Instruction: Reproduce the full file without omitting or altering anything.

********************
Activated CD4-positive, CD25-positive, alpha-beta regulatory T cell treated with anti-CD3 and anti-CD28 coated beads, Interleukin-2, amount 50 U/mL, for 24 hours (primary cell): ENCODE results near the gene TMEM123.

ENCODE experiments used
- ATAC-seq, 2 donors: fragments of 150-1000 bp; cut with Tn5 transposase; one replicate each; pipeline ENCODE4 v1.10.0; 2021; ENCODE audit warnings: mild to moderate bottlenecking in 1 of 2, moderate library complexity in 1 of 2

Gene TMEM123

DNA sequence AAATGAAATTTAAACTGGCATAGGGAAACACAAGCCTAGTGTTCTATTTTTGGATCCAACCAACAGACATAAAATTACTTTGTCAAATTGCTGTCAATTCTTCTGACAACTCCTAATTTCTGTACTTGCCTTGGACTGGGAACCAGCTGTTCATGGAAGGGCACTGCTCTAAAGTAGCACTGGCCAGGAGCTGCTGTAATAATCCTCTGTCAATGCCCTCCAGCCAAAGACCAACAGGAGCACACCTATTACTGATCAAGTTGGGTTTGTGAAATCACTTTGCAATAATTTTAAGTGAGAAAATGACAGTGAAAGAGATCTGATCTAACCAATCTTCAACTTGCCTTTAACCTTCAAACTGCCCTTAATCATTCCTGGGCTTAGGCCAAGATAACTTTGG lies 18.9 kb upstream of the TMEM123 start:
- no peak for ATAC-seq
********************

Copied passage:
Activated CD4-positive, CD25-positive, alpha-beta regulatory T cell treated with anti-CD3 and anti-CD28 coated beads, Interleukin-2, amount 50 U/mL, for 24 hours (primary cell): ENCODE results near the gene TMEM123.

ENCODE experiments used
- ATAC-seq, 2 donors: fragments of 150-1000 bp; cut with Tn5 transposase; one replicate each; pipeline ENCODE4 v1.10.0; 2021; ENCODE audit warnings: mild to moderate bottlenecking in 1 of 2, moderate library complexity in 1 of 2

Gene TMEM123

DNA sequence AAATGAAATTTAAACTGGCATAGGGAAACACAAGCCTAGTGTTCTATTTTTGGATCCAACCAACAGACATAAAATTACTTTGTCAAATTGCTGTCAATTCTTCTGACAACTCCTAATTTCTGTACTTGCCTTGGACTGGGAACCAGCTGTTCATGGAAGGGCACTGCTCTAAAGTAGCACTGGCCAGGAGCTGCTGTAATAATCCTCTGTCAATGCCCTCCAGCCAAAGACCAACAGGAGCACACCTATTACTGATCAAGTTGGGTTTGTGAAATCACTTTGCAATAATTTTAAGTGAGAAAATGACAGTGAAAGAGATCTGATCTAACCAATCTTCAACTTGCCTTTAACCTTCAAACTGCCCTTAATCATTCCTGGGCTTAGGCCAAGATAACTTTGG lies 18.9 kb upstream of the TMEM123 start:
- no peak for ATAC-seq